I actually learned hieroglyphs using that text at the University of London in the 1980s. But I have assembled a collection of more accessible books on how to learn hieroglyphs as refreshers and for sharing. I have four texts, and this was the first of the lot.
If you are truly interested in learning Egyptian hieroglyphs for an upcoming trip to Egypt or to visit a museum with a collection (I amazed a friend once by being able to read an inscription at the museum; I confessed that of the hundreds of 'paragraphs' of hieroglyphs in the collection, that that was one of only two I could decipher without my notebook), Collier and Manley's 'How to Read Egyptian Hieroglyphs' is a good choice for learning.
It begins with a basic description of the way in which hieroglyphs are used (some signs are words, but actually very few, and others are sound-meaning symbols). Collier and Manley introduce a transliteration system to ease your way into pronunciation (and pronunciation is very sketchy, given the fact there are no recordings from ancient Egypt). Symbols can vary occasionally for sound, meaning, and determinative value.
The pattern of hieroglyphs is also variable. Generally, you always want to 'read into the face', i.e., the picto-glyphs will be facing the direction from which to start -- more often right to left than left to right, and columns go top to bottom.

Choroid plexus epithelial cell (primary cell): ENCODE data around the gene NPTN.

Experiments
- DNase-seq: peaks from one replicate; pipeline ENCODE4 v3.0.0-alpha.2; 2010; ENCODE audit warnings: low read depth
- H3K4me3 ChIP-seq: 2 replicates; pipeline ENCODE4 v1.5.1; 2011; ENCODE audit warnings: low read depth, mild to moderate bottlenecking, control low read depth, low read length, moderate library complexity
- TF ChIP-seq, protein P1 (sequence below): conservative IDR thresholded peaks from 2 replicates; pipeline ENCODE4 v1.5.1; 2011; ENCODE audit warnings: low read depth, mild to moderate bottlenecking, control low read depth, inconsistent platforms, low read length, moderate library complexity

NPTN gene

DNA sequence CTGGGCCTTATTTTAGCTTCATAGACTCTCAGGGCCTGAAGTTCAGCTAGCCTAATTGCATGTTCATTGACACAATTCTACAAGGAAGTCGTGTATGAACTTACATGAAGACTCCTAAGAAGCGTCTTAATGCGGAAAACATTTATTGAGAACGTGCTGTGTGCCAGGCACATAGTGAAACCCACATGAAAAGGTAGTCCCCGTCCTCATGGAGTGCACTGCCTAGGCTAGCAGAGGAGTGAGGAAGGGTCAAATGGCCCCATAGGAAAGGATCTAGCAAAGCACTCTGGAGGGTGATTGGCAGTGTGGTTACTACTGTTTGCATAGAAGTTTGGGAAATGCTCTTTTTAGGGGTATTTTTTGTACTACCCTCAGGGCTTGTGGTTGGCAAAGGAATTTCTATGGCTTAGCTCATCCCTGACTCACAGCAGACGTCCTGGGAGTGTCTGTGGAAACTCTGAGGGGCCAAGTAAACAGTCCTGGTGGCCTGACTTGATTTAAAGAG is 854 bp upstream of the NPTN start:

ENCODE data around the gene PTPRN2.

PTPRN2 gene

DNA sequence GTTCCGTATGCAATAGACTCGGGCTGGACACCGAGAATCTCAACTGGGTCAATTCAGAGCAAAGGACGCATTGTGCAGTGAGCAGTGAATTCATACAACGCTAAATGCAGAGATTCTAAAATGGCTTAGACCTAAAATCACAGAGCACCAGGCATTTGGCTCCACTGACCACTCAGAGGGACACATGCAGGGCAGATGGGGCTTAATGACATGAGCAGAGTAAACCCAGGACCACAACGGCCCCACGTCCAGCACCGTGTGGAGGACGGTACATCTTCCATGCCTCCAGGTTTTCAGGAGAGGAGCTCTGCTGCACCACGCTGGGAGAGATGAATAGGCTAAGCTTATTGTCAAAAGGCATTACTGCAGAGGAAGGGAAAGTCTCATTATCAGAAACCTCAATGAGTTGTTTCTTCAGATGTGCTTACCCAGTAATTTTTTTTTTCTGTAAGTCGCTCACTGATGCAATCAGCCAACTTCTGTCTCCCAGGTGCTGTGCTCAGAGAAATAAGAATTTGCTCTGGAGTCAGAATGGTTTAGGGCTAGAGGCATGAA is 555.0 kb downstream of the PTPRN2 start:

Read more ›
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1 of 1 people found the following review helpful By J.C. Douglass on Sept. 18 2003
Format: Hardcover
I'm 16 years old, I am planning a trip to Egypt. When I get out of High School. This book is great for me, Because I Love Egypt with all my Heart and it will help me to understand the country better. I first got this book from the Library, But I am going to buy it as soon as I can. There is one book I read before this one. The book is call Hieroglyphs: The Writing of Ancient Egypt. This book was ok, but it didn't go in to detail like this one. Its a good book for those who want a lite read. So if you love Egypt as much as I do, you will get How to read Egyptian Hieroglyphs.